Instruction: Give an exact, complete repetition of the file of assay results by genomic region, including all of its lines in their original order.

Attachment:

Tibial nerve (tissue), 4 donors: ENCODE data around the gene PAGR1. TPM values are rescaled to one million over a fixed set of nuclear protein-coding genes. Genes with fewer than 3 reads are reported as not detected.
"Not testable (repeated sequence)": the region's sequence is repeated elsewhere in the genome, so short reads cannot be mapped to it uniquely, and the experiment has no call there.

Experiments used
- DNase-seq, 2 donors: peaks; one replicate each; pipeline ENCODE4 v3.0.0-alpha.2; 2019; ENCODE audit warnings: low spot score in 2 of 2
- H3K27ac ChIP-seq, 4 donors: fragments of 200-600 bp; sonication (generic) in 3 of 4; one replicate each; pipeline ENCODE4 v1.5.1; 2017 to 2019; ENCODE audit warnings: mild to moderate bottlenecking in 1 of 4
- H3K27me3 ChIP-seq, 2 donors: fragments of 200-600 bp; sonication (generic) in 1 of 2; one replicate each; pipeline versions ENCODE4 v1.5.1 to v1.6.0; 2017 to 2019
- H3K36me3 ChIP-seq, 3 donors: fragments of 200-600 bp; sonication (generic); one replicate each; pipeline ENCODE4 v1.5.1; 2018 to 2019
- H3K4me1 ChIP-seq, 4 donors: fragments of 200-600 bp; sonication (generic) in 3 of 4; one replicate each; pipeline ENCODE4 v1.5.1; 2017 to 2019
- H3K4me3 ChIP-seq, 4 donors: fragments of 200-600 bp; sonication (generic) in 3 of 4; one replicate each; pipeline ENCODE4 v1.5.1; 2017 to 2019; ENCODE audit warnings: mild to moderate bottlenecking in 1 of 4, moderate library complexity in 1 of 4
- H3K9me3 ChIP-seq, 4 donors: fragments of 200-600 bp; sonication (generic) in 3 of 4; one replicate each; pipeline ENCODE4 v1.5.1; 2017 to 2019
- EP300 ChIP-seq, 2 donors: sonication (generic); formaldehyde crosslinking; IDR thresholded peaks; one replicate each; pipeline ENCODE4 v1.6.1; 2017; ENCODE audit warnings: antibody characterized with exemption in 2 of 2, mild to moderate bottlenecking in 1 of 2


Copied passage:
Tibial nerve (tissue), 4 donors: ENCODE data around the gene PAGR1. TPM values are rescaled to one million over a fixed set of nuclear protein-coding genes. Genes with fewer than 3 reads are reported as not detected.
"Not testable (repeated sequence)": the region's sequence is repeated elsewhere in the genome, so short reads cannot be mapped to it uniquely, and the experiment has no call there.

Experiments used
- DNase-seq, 2 donors: peaks; one replicate each; pipeline ENCODE4 v3.0.0-alpha.2; 2019; ENCODE audit warnings: low spot score in 2 of 2
- H3K27ac ChIP-seq, 4 donors: fragments of 200-600 bp; sonication (generic) in 3 of 4; one replicate each; pipeline ENCODE4 v1.5.1; 2017 to 2019; ENCODE audit warnings: mild to moderate bottlenecking in 1 of 4
- H3K27me3 ChIP-seq, 2 donors: fragments of 200-600 bp; sonication (generic) in 1 of 2; one replicate each; pipeline versions ENCODE4 v1.5.1 to v1.6.0; 2017 to 2019
- H3K36me3 ChIP-seq, 3 donors: fragments of 200-600 bp; sonication (generic); one replicate each; pipeline ENCODE4 v1.5.1; 2018 to 2019
- H3K4me1 ChIP-seq, 4 donors: fragments of 200-600 bp; sonication (generic) in 3 of 4; one replicate each; pipeline ENCODE4 v1.5.1; 2017 to 2019
- H3K4me3 ChIP-seq, 4 donors: fragments of 200-600 bp; sonication (generic) in 3 of 4; one replicate each; pipeline ENCODE4 v1.5.1; 2017 to 2019; ENCODE audit warnings: mild to moderate bottlenecking in 1 of 4, moderate library complexity in 1 of 4
- H3K9me3 ChIP-seq, 4 donors: fragments of 200-600 bp; sonication (generic) in 3 of 4; one replicate each; pipeline ENCODE4 v1.5.1; 2017 to 2019
- EP300 ChIP-seq, 2 donors: sonication (generic); formaldehyde crosslinking; IDR thresholded peaks; one replicate each; pipeline ENCODE4 v1.6.1; 2017; ENCODE audit warnings: antibody characterized with exemption in 2 of 2, mild to moderate bottlenecking in 1 of 2